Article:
In 1906, Congress passed the Antiquities Act, which authorized the President to establish national monuments in order to protect historic and scientifically significant sites. See 54 U.S.C. §§ 320101–320303. It also authorized the Secretaries of the Interior, Agriculture, and War to grant permits "for the examination of ruins, the excavation of archaeological sites, and the gathering of objects of antiquity." Id. § 320302. The Department of Interior's regulations implementing the Antiquities Act do not treat tribal trust lands differently than other federal land and do not provide any rights to individual Indians or tribes concerning the collection or disposition of artifacts or human remains. See 43 C.F.R. §§ 3.1–3.17. All collections made under the authority of the Antiquities Act must be kept in public museums or national depositories. Id. § 3.17.

In 1931, after receiving consent from the Navajo Tribal Council, the federal government created a national monument at Canyon de Chelly. 16 U.S.C. § 445. The monument encompasses Canyon de Chelly, two neighboring canyons, and lands adjacent to the canyons. Id. The act creating the monument (the Monument Act) specified that the Navajo Nation retained title to the lands within the monument, but it charged the federal government with the "care, maintenance, preservation and restoration of the prehistoric ruins, or other features of scientific or historical interest" in the monument. Id. §§ 445a–445b. Canyon de Chelly National Monument is the only national monument located on land not owned by the federal government.

819 F.3d 1088

6 After the monument's creation, the federal government removed certain human remains and associated cultural objects from the monument without the consent of the Navajo Nation. The National Park Service holds at least 303 sets of these remains and objects in its collection at the Western Archeology Conservation Center in Tucson, Arizona.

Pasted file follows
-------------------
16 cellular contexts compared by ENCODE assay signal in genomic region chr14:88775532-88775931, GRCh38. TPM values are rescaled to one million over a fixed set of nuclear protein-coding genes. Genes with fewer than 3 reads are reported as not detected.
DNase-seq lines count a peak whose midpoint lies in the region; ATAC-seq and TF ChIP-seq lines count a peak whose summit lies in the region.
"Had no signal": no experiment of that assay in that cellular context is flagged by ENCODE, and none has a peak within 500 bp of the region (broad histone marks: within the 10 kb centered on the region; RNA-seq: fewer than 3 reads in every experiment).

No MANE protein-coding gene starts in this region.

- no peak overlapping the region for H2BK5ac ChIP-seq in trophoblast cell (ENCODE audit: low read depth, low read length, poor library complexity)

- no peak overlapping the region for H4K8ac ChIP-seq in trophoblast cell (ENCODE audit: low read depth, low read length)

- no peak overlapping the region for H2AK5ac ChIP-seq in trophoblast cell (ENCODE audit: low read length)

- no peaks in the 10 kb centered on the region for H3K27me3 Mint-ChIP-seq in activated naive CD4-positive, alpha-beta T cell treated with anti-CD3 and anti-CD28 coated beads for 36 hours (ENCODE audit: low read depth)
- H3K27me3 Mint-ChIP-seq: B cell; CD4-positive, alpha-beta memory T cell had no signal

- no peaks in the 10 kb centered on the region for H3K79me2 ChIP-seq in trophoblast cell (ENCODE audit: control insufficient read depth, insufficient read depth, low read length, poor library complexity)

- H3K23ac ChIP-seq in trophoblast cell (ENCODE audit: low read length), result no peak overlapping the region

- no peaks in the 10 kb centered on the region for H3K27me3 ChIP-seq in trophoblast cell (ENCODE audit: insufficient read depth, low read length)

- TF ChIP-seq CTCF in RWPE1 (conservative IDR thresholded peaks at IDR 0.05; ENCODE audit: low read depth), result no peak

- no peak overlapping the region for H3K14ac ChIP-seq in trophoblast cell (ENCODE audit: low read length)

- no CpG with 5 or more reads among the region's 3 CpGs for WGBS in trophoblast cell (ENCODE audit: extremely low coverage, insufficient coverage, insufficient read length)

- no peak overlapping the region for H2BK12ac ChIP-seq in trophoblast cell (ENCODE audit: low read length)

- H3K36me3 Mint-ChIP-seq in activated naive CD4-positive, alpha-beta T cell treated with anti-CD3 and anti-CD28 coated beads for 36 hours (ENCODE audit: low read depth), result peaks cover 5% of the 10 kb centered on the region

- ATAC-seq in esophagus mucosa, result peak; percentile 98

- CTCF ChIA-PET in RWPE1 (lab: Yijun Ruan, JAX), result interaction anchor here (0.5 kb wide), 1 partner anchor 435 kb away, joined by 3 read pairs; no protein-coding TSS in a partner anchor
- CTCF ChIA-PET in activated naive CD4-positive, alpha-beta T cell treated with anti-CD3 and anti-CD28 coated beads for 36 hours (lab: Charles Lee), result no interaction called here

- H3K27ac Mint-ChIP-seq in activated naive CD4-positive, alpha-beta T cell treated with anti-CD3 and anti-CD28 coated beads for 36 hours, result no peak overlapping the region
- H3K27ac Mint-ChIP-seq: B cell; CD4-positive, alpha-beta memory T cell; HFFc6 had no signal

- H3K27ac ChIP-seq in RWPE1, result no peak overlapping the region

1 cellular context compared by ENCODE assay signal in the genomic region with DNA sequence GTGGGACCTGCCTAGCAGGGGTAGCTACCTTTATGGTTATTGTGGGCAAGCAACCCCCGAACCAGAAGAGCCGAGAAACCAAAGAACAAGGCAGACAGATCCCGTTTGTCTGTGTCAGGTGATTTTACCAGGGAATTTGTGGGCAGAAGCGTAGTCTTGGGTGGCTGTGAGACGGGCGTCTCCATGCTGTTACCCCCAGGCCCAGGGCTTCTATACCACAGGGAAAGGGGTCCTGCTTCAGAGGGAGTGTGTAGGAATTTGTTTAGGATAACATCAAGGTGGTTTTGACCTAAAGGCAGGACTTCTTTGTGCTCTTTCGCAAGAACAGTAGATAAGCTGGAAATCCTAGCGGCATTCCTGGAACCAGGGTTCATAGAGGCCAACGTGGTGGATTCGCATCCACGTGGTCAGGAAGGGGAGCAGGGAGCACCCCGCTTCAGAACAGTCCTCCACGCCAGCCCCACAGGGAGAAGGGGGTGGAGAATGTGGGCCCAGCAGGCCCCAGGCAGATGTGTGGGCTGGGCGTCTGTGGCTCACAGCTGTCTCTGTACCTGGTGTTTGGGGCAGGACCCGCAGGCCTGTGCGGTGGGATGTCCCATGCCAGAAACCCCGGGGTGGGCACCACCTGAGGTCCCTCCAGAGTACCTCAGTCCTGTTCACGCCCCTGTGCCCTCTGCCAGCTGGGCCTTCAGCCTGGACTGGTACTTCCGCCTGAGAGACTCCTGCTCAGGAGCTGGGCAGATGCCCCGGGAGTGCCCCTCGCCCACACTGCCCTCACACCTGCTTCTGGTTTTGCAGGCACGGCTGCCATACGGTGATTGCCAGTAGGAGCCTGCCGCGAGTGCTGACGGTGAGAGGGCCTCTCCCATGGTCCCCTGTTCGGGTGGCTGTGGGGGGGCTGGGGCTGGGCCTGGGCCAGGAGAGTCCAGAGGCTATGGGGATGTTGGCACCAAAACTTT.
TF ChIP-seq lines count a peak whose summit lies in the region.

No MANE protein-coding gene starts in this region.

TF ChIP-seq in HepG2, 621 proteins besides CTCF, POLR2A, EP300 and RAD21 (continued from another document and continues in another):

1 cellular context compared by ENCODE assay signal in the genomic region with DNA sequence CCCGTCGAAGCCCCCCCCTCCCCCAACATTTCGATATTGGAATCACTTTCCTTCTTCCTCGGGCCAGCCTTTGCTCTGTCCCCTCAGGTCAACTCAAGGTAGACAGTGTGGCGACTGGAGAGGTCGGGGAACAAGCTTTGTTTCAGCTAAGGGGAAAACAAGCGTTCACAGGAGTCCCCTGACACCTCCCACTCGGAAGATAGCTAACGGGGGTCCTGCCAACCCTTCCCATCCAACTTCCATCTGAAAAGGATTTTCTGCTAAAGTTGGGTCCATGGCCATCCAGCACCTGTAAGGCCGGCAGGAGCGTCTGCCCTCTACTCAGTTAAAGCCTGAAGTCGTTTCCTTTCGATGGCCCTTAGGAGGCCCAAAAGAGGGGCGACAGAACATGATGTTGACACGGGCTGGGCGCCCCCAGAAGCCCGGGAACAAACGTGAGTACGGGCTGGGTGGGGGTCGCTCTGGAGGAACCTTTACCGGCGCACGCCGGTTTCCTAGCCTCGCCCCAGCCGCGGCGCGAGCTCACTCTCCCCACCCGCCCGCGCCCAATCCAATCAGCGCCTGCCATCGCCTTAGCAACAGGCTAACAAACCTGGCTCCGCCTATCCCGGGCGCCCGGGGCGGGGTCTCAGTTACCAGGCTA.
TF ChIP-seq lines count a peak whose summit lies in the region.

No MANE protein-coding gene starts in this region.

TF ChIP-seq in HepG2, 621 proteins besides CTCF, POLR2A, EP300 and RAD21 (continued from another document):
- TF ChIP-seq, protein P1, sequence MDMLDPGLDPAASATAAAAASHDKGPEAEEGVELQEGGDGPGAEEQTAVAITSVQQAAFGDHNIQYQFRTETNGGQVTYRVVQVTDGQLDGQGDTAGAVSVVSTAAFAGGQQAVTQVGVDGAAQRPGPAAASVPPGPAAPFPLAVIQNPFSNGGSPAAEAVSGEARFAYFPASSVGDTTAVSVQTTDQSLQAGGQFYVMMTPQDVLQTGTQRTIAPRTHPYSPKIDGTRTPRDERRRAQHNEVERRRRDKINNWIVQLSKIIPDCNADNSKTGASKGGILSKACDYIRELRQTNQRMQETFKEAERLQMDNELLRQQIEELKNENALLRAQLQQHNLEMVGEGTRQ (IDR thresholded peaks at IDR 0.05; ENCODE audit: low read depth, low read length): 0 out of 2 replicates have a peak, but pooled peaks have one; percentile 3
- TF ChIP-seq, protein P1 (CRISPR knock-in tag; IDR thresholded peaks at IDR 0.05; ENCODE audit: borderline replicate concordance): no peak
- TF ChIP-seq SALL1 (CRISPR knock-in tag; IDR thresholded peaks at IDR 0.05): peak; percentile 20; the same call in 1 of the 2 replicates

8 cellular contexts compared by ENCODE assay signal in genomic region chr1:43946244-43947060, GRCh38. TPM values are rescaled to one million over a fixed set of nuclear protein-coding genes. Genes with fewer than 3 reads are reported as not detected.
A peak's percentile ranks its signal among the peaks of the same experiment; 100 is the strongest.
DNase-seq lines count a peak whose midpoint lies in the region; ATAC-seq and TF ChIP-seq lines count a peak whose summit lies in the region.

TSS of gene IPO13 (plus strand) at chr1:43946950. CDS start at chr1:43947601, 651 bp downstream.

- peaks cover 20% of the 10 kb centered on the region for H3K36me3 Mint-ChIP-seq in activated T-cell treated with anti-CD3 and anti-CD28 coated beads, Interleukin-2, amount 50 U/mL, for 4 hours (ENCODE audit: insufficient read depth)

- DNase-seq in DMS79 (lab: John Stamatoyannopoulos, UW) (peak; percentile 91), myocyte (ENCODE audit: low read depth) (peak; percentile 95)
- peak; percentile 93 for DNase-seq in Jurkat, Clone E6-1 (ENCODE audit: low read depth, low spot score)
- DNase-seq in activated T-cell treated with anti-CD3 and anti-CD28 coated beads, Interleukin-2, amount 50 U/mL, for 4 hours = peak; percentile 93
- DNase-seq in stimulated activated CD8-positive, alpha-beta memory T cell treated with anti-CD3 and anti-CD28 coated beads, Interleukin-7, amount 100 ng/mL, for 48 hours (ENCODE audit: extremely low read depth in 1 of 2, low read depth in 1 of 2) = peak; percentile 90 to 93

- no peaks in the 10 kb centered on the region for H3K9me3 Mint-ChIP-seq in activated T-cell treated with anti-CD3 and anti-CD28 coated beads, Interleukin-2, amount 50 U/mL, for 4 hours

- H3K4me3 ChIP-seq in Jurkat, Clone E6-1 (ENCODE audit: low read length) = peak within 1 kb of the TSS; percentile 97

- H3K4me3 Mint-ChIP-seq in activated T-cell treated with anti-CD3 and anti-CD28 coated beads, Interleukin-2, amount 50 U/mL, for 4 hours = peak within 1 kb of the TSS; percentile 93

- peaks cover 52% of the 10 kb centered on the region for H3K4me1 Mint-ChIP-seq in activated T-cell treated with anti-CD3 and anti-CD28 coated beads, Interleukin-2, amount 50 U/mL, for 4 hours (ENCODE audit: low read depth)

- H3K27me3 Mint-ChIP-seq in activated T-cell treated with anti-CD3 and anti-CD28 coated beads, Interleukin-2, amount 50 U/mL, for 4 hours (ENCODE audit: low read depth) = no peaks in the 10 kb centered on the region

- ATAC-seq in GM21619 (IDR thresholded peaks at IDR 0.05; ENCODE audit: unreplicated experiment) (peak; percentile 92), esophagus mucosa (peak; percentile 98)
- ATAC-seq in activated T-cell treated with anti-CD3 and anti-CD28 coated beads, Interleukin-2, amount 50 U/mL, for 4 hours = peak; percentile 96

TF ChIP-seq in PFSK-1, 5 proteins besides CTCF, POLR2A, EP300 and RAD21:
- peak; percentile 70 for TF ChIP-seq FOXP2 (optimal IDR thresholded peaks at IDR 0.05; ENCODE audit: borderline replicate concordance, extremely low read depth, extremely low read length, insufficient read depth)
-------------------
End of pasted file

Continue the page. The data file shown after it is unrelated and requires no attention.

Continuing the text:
In 1979, Congress passed the Archaeological Resources Protection Act (ARPA), which established permit requirements for removing archaeological resources from public and Indian lands. 16 U.S.C. § 470cc. Unlike the Antiquities Act, ARPA clearly distinguishes between "public lands" and "Indian lands" held in trust by the federal government. See id. § 470bb(3)–(4). Under ARPA, a permit authorizing excavation or removal of archaeological resources located on Indian land requires the consent of the tribe, and tribes are not required to obtain a permit to excavate or remove archaeological resources on their Indian lands. Id. § 470cc(g). ARPA's implementing regulations provide that "[a]rchaeological resources excavated or removed from Indian lands remain the property of the Indian or Indian tribe having rights of ownership over such resources," while "[a]rchaeological resources excavated or removed from the public lands remain the property of the United States." 43 C.F.R. § 7.13(a)–(b). ARPA requires an agency to notify Indian tribes of possible harm to or destruction of sites the tribe may consider to have religious or cultural importance. Id. § 470cc(c). Further, ARPA gives the Secretary of the Interior authority to "promulgate regulations providing for ... the ultimate disposition" of "archaeological resources removed from public lands and Indian lands" and provides that the "ultimate disposition under such regulation of archaeological resources excavated or removed from Indian lands shall be subject to the consent of the Indian or Indian tribe which owns or has jurisdiction over such lands." 16 U.S.C. § 470dd.